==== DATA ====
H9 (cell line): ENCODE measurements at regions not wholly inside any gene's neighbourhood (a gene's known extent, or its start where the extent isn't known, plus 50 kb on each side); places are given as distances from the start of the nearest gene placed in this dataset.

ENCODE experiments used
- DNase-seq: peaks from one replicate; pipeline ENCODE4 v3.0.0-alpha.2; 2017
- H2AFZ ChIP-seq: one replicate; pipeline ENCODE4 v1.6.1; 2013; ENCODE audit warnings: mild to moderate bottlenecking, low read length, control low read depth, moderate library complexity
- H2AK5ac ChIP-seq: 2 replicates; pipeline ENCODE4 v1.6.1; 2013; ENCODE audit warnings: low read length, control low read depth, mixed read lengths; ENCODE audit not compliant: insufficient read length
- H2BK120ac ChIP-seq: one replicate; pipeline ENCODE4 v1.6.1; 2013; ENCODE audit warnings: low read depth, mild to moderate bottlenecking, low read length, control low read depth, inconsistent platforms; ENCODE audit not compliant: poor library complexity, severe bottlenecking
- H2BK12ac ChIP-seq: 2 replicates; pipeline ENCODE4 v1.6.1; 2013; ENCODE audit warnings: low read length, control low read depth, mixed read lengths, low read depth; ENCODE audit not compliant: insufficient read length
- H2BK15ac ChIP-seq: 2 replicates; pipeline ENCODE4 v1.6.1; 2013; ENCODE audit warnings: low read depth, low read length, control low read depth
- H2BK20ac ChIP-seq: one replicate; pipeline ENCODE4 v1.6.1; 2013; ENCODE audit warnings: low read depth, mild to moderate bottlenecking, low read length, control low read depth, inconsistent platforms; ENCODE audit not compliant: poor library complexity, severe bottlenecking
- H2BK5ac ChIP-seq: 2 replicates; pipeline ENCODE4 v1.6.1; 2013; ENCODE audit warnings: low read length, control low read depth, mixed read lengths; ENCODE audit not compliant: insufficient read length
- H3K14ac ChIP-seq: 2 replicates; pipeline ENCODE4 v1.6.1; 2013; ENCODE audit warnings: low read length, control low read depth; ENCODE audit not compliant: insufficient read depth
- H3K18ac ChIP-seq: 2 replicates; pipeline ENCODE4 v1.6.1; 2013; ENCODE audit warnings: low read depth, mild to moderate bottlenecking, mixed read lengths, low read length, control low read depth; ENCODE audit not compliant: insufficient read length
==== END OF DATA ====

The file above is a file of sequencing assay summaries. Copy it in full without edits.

H9 (cell line): ENCODE measurements at regions not wholly inside any gene's neighbourhood (a gene's known extent, or its start where the extent isn't known, plus 50 kb on each side); places are given as distances from the start of the nearest gene placed in this dataset.

ENCODE experiments used
- DNase-seq: peaks from one replicate; pipeline ENCODE4 v3.0.0-alpha.2; 2017
- H2AFZ ChIP-seq: one replicate; pipeline ENCODE4 v1.6.1; 2013; ENCODE audit warnings: mild to moderate bottlenecking, low read length, control low read depth, moderate library complexity
- H2AK5ac ChIP-seq: 2 replicates; pipeline ENCODE4 v1.6.1; 2013; ENCODE audit warnings: low read length, control low read depth, mixed read lengths; ENCODE audit not compliant: insufficient read length
- H2BK120ac ChIP-seq: one replicate; pipeline ENCODE4 v1.6.1; 2013; ENCODE audit warnings: low read depth, mild to moderate bottlenecking, low read length, control low read depth, inconsistent platforms; ENCODE audit not compliant: poor library complexity, severe bottlenecking
- H2BK12ac ChIP-seq: 2 replicates; pipeline ENCODE4 v1.6.1; 2013; ENCODE audit warnings: low read length, control low read depth, mixed read lengths, low read depth; ENCODE audit not compliant: insufficient read length
- H2BK15ac ChIP-seq: 2 replicates; pipeline ENCODE4 v1.6.1; 2013; ENCODE audit warnings: low read depth, low read length, control low read depth
- H2BK20ac ChIP-seq: one replicate; pipeline ENCODE4 v1.6.1; 2013; ENCODE audit warnings: low read depth, mild to moderate bottlenecking, low read length, control low read depth, inconsistent platforms; ENCODE audit not compliant: poor library complexity, severe bottlenecking
- H2BK5ac ChIP-seq: 2 replicates; pipeline ENCODE4 v1.6.1; 2013; ENCODE audit warnings: low read length, control low read depth, mixed read lengths; ENCODE audit not compliant: insufficient read length
- H3K14ac ChIP-seq: 2 replicates; pipeline ENCODE4 v1.6.1; 2013; ENCODE audit warnings: low read length, control low read depth; ENCODE audit not compliant: insufficient read depth
- H3K18ac ChIP-seq: 2 replicates; pipeline ENCODE4 v1.6.1; 2013; ENCODE audit warnings: low read depth, mild to moderate bottlenecking, mixed read lengths, low read length, control low read depth; ENCODE audit not compliant: insufficient read length